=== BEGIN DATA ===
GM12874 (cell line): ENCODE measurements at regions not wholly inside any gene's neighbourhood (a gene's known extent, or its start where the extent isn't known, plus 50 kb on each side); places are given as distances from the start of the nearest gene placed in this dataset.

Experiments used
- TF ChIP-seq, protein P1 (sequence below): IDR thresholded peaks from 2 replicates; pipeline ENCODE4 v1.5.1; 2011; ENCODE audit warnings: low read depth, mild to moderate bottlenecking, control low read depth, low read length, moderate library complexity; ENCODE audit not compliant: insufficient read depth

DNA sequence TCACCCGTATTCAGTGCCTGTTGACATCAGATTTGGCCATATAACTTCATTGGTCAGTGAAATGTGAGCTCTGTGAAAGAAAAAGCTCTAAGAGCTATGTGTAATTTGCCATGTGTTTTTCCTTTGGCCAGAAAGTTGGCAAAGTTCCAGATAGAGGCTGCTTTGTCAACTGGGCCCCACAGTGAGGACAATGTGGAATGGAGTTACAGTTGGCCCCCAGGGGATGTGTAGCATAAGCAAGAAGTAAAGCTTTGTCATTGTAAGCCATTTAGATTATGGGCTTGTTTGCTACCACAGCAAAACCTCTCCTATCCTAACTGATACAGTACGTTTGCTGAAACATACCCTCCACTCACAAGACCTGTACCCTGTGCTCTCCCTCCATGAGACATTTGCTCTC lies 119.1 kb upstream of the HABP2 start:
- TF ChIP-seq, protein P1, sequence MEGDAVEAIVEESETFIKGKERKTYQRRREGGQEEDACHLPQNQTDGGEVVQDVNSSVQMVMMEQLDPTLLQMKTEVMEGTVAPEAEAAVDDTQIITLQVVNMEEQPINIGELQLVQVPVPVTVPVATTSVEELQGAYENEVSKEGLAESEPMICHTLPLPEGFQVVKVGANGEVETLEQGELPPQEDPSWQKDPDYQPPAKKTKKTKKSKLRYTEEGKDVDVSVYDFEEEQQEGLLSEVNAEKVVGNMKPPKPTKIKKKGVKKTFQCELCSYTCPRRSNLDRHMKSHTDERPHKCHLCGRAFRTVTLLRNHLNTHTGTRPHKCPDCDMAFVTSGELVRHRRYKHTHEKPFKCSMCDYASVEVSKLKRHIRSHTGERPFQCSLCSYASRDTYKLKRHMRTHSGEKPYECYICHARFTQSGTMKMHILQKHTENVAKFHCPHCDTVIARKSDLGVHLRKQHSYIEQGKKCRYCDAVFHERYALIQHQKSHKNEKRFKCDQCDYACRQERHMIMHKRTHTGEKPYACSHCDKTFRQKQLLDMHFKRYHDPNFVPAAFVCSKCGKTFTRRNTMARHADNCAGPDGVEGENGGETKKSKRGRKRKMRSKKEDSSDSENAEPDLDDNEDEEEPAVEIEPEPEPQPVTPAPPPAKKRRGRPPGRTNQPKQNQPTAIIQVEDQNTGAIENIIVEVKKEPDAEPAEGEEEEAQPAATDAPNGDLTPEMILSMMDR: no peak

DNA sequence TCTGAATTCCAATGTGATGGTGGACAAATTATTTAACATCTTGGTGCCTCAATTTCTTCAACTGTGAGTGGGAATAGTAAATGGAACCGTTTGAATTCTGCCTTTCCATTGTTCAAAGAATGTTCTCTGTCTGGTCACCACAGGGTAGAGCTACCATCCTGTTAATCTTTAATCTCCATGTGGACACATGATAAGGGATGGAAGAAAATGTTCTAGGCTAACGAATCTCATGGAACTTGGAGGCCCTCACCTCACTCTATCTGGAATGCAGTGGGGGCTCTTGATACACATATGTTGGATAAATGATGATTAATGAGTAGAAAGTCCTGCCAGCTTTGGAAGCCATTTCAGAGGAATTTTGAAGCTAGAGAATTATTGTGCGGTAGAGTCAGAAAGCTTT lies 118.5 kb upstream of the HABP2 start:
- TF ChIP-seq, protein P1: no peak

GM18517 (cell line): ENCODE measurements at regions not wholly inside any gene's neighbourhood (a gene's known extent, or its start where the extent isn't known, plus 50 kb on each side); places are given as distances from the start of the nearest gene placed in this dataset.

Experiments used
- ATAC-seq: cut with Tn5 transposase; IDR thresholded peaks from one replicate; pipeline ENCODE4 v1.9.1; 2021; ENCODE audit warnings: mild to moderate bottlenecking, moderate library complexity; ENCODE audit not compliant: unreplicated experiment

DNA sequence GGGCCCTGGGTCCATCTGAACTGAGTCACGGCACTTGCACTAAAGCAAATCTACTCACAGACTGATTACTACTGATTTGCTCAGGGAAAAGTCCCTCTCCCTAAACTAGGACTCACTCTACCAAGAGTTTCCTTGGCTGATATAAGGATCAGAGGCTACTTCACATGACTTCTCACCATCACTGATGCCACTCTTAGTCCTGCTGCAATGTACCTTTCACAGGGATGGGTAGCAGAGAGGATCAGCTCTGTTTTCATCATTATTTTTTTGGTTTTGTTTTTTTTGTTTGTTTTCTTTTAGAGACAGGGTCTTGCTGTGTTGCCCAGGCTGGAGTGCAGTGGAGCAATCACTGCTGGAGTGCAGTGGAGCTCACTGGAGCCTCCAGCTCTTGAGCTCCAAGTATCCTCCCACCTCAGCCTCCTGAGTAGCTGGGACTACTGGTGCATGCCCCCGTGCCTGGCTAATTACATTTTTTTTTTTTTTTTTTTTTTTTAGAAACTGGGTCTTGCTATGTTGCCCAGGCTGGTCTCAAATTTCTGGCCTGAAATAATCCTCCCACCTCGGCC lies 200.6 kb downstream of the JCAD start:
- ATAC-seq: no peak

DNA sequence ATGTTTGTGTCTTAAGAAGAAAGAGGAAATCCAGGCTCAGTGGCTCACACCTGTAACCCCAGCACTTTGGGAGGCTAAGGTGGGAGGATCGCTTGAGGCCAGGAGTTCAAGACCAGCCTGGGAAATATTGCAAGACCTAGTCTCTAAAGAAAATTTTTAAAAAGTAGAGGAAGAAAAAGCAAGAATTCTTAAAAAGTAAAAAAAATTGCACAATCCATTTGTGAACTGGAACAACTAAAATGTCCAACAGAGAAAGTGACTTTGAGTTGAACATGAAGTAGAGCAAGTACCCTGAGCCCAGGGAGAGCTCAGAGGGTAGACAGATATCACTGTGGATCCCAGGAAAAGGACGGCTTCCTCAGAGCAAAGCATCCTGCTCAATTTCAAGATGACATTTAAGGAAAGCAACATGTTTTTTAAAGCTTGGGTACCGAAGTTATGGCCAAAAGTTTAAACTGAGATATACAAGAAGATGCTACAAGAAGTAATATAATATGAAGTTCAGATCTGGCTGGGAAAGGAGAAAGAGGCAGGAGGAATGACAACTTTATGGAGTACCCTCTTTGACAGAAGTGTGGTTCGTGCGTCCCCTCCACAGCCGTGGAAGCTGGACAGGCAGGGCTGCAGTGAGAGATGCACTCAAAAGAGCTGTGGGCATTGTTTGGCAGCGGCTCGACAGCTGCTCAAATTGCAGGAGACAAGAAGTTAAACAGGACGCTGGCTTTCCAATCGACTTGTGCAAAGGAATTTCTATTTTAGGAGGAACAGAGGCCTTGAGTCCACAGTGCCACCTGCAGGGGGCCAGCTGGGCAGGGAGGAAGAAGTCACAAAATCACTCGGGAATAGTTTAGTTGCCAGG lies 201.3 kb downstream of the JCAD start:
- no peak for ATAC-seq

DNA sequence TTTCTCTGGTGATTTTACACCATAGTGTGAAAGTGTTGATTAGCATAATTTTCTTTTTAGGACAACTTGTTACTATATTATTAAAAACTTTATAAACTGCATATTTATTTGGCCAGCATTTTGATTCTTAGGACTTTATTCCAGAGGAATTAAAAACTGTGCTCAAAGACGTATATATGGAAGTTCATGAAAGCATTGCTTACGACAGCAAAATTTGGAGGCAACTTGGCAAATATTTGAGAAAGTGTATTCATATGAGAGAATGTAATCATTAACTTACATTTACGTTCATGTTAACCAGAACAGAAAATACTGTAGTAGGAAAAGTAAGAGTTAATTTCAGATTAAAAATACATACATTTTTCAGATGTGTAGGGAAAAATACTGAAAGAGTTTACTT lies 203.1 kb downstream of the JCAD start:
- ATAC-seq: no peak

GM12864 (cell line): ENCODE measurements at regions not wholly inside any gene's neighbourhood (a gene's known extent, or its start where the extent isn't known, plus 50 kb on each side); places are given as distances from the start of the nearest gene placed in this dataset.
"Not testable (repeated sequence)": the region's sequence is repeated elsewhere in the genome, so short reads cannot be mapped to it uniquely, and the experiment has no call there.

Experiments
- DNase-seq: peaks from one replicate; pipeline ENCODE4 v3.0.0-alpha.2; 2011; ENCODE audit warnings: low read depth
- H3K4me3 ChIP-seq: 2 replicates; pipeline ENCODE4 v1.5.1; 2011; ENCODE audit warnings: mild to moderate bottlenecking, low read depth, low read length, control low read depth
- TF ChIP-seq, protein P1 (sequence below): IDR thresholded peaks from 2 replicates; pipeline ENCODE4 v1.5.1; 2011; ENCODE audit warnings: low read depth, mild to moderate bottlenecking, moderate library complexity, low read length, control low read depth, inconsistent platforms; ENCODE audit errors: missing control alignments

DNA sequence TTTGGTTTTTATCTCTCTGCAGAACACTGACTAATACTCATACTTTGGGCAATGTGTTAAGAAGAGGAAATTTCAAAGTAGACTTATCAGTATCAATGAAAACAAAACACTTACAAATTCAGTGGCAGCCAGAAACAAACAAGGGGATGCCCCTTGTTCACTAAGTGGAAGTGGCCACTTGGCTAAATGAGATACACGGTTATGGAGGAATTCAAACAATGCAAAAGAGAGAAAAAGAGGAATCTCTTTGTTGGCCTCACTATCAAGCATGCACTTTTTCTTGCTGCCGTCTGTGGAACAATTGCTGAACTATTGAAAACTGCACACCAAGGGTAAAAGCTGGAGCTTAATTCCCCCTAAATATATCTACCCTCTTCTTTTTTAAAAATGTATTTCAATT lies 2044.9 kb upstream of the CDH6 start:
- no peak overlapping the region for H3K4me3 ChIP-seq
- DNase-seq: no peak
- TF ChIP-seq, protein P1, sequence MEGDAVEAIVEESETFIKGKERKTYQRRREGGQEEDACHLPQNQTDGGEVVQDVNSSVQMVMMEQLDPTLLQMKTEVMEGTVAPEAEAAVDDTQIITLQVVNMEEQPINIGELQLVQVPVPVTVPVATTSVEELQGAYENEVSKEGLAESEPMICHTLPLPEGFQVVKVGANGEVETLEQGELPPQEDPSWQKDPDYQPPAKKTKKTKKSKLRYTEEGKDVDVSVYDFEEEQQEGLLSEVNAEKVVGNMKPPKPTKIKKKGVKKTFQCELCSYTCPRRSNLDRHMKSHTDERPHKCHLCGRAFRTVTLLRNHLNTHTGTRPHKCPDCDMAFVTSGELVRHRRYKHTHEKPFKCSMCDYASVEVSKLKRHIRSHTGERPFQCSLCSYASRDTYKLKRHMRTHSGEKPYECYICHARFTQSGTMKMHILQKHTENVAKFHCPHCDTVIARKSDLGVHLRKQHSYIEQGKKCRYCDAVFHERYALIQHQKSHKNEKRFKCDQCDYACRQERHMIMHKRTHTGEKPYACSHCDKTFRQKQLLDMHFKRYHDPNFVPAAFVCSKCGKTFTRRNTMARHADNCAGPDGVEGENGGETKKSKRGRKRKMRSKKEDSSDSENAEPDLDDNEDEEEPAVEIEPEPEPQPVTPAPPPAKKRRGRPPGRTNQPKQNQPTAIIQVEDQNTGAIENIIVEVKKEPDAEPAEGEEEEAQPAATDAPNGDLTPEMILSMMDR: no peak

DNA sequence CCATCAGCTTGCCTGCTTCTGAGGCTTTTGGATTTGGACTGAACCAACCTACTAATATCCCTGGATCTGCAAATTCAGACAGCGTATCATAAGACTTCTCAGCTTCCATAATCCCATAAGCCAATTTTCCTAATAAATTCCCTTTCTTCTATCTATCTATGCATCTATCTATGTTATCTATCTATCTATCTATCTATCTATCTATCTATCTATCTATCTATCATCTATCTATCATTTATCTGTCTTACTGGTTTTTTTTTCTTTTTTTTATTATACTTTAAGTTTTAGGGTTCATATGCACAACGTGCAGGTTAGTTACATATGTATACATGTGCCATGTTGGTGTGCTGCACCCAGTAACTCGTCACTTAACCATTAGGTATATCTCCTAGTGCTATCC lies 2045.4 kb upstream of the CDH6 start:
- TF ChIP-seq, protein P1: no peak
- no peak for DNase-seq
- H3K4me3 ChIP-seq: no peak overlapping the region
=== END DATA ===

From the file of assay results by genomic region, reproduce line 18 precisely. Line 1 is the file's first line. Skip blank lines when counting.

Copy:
"Not testable (repeated sequence)": the region's sequence is repeated elsewhere in the genome, so short reads cannot be mapped to it uniquely, and the experiment has no call there.